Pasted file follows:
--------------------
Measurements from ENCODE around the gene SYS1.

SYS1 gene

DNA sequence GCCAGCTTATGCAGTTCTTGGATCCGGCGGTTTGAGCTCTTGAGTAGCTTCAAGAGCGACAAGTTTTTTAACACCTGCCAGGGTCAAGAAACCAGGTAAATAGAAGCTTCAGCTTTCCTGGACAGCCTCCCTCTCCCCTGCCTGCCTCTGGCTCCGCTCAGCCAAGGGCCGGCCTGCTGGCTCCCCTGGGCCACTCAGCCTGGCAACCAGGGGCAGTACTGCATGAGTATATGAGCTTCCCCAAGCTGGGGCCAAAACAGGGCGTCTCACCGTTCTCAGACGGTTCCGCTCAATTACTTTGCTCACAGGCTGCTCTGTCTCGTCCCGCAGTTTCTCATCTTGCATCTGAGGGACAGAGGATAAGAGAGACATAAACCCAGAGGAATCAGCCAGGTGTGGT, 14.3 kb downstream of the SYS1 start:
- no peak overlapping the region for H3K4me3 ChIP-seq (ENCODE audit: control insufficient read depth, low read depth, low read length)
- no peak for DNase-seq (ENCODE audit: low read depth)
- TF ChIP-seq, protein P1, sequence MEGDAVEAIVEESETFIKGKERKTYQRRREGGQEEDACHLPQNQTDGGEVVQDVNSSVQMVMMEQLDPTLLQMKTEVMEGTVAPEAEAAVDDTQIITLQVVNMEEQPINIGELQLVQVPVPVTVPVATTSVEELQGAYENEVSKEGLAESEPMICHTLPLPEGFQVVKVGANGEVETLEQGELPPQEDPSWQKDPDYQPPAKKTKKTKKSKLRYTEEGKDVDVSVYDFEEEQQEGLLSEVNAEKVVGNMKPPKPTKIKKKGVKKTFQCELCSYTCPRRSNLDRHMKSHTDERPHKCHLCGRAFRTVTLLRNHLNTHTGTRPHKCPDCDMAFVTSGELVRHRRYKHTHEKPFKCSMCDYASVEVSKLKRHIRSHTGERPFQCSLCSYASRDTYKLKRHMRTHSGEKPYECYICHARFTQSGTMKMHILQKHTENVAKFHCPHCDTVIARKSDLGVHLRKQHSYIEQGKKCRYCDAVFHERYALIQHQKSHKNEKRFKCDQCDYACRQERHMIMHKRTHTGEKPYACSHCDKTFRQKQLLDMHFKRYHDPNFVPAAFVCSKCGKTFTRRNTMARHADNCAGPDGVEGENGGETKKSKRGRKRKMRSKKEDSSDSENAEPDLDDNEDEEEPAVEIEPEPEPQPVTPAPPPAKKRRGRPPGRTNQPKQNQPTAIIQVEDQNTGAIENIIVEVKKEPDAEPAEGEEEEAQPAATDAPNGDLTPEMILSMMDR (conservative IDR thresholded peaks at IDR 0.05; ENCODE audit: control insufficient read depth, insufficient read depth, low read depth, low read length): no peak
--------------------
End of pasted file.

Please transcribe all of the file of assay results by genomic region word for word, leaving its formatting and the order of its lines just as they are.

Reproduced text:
Measurements from ENCODE around the gene SYS1.

SYS1 gene

DNA sequence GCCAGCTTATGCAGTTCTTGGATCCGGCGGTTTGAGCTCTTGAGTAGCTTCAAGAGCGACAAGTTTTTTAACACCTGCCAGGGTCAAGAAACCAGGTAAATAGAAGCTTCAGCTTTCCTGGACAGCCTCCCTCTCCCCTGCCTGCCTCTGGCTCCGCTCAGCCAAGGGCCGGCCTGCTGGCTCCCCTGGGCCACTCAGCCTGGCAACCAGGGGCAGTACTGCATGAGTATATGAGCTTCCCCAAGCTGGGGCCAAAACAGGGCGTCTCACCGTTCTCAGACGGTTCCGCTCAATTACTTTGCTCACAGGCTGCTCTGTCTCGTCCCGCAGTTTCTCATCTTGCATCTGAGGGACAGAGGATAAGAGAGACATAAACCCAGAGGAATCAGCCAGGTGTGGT, 14.3 kb downstream of the SYS1 start:
- no peak overlapping the region for H3K4me3 ChIP-seq (ENCODE audit: control insufficient read depth, low read depth, low read length)
- no peak for DNase-seq (ENCODE audit: low read depth)
- TF ChIP-seq, protein P1, sequence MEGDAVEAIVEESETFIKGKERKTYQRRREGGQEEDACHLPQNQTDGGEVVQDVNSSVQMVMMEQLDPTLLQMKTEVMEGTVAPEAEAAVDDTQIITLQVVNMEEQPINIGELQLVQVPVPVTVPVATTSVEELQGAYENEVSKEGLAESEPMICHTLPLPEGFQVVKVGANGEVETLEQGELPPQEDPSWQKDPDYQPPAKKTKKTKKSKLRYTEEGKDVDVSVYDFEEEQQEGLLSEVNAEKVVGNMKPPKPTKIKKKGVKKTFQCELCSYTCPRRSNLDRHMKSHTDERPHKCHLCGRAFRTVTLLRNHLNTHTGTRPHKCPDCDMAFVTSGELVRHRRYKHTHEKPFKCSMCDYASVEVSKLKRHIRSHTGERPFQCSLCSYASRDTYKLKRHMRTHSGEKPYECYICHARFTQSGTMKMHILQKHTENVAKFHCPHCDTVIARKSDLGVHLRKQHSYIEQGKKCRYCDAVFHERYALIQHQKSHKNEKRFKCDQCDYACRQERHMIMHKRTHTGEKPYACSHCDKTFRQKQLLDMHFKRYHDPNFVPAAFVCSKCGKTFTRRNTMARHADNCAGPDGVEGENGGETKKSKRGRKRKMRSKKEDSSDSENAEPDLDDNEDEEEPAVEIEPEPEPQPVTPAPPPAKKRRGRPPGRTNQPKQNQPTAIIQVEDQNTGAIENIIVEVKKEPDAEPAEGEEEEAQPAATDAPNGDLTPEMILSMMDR (conservative IDR thresholded peaks at IDR 0.05; ENCODE audit: control insufficient read depth, insufficient read depth, low read depth, low read length): no peak